Paloma: I want to be more independent, because in Mexico, I always have someone who’s helping me or doing something for me, or if I don’t want to do something, they’ll do it for me. Here, it’s different.

    LinhDan: I’m a very carefree person, but I feel like I should be more responsible for what I do here, because it might affect me in the future – the choices that I make. Jane: What you do here is all you. When you’re at home, your parents are like, “Jane, you need to study! Get off the computer! Eat more veggies!” Here, you’ve got to do it for yourself, like “I have to eat the broccoli because I need it,” or “I have to do my homework, or it’s not going to be good tomorrow in class when I don’t know the answers.”

    LinhDan: Your parents are just there to support you. They’re not going to be there all of the time, even if you want them to.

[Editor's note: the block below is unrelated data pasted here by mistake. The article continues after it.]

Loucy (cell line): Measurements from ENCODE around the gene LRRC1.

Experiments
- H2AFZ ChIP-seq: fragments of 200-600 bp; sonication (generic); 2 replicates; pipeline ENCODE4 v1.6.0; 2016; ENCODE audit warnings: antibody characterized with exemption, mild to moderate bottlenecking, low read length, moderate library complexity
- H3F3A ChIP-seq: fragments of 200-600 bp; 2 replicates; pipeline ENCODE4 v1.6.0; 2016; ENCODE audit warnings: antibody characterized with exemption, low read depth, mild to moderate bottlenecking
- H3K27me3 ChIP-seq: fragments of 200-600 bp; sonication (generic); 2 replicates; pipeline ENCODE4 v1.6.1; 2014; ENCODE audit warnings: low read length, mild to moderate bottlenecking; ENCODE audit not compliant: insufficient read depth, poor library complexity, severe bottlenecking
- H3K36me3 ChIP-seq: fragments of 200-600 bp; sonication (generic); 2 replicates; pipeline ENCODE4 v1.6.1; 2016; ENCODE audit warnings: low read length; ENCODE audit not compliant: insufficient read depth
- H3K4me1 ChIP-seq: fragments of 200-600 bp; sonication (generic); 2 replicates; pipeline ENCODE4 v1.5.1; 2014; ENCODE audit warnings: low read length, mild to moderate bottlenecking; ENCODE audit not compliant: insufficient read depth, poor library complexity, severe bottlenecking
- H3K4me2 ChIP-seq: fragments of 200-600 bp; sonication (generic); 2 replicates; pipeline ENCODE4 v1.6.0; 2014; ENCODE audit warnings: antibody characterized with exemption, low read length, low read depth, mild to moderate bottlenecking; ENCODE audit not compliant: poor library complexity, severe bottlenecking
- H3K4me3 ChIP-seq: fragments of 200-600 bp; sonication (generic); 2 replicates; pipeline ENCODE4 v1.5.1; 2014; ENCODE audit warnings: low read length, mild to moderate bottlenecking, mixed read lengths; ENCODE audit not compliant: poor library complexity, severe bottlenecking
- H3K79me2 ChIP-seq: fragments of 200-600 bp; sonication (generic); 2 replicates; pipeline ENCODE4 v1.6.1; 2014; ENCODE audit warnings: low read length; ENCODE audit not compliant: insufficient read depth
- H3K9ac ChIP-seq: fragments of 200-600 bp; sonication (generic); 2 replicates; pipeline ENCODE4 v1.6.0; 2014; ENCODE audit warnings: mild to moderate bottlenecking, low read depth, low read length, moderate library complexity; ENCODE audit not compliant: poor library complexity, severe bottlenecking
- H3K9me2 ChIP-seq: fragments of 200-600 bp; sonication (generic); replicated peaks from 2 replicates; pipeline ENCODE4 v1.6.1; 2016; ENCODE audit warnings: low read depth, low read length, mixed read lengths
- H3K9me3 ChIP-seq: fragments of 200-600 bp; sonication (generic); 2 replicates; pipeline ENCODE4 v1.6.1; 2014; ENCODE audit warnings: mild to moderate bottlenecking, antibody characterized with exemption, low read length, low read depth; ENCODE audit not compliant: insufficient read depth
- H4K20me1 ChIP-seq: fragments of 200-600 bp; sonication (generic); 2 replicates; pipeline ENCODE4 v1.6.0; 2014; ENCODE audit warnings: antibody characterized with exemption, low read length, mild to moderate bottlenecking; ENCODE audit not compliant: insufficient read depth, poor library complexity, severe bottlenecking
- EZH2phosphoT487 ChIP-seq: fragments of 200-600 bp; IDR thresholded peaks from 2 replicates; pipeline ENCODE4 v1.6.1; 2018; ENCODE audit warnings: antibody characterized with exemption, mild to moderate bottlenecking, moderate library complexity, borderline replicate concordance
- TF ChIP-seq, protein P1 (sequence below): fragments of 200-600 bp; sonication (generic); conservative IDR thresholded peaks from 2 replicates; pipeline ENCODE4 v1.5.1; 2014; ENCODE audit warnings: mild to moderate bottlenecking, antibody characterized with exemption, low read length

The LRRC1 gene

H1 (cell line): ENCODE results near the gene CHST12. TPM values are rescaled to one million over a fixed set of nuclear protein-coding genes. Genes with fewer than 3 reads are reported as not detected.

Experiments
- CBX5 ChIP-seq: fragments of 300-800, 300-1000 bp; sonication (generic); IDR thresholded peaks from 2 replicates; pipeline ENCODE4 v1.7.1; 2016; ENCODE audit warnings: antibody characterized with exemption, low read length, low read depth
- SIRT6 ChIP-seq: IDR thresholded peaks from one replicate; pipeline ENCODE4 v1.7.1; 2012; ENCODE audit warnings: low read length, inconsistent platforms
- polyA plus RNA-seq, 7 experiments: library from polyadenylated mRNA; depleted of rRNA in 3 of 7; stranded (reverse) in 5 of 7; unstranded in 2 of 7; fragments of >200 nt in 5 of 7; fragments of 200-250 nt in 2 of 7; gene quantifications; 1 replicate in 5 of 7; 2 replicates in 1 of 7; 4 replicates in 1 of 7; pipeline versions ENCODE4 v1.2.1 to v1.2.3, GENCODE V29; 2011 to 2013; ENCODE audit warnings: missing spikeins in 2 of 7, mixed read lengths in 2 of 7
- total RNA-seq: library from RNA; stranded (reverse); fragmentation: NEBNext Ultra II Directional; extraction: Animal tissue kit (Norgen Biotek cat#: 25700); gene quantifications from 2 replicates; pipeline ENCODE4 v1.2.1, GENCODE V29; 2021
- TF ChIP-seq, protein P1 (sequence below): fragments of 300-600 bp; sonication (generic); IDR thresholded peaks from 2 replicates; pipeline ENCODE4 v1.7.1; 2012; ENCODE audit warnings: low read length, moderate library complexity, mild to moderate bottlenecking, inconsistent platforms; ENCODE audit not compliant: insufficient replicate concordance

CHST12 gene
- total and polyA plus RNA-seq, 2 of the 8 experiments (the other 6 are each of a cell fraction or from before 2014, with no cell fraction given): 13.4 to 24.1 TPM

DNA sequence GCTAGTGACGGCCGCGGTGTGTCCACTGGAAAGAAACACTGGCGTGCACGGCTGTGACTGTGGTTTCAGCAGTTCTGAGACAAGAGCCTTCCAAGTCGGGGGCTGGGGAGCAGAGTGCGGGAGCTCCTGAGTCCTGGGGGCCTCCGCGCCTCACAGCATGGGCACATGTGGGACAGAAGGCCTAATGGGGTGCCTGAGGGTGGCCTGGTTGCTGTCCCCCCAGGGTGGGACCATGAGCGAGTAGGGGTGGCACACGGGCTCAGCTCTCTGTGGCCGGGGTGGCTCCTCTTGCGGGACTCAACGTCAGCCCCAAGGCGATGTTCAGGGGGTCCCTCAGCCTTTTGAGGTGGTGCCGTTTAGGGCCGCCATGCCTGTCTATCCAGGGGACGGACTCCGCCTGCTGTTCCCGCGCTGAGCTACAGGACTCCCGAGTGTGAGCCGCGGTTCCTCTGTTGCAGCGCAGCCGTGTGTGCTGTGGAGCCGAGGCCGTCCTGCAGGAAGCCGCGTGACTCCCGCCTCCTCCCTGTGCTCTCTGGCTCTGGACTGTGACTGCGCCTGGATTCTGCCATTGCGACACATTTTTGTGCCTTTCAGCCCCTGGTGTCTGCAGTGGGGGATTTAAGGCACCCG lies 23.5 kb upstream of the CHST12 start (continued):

Erin: I want to learn more about religion. I’m not very religious, but I still have a relationship with God and I respect Him. I know He helps lots of people to create good personal characteristics. My parents also want me to have some relationship to religion because they’re Buddhists, and I think they’re very open-minded. They don’t want to force me to be a Buddhist – they just want me to have a religion. They think that if people have a religion, if you have problems, you can talk to God about what you should and should not do so you can get direction.

On the Hill ...

Boarding Faculty

List of 6 members.

Flintridge Sacred Heart Academy is an all girls' Catholic, Dominican, independent, college-preparatory day and boarding high school in the hills of La Cañada Flintridge. Overlooking Pasadena, FSHA educates girls from Los Angeles, Southern California and around the world for a life of faith, integrity and truth. 

Flintridge Sacred Heart Academy

440 St. Katherine Drive
La Cañada Flintridge, CA 91011
Phone: 626-685-8300